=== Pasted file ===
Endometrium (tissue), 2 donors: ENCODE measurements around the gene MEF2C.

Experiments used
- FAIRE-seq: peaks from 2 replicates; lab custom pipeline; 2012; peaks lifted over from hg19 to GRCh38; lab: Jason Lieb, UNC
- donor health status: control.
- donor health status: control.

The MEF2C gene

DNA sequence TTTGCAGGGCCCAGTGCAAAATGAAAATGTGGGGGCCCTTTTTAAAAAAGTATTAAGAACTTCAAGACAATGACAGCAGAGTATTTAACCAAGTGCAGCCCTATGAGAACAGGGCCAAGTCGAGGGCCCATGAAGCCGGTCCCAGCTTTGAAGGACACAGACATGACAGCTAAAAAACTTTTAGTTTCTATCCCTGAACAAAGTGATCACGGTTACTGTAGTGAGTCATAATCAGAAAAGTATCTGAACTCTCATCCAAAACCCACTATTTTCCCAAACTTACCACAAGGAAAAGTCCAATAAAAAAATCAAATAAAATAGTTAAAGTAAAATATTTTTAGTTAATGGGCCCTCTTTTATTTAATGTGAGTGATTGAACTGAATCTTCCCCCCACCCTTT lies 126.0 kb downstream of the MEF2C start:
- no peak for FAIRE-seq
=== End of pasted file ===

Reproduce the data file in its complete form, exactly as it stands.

Endometrium (tissue), 2 donors: ENCODE measurements around the gene MEF2C.

Experiments used
- FAIRE-seq: peaks from 2 replicates; lab custom pipeline; 2012; peaks lifted over from hg19 to GRCh38; lab: Jason Lieb, UNC
- donor health status: control.
- donor health status: control.

The MEF2C gene

DNA sequence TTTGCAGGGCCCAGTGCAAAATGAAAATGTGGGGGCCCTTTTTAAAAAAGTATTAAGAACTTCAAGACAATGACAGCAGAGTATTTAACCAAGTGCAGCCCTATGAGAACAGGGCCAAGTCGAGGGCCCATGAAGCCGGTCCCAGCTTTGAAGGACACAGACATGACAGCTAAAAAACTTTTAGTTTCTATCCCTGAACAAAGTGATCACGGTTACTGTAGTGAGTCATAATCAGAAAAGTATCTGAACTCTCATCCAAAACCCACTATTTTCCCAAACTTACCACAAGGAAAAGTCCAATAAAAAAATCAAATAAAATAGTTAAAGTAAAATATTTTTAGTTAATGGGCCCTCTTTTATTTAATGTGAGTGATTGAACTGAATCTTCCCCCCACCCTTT lies 126.0 kb downstream of the MEF2C start:
- no peak for FAIRE-seq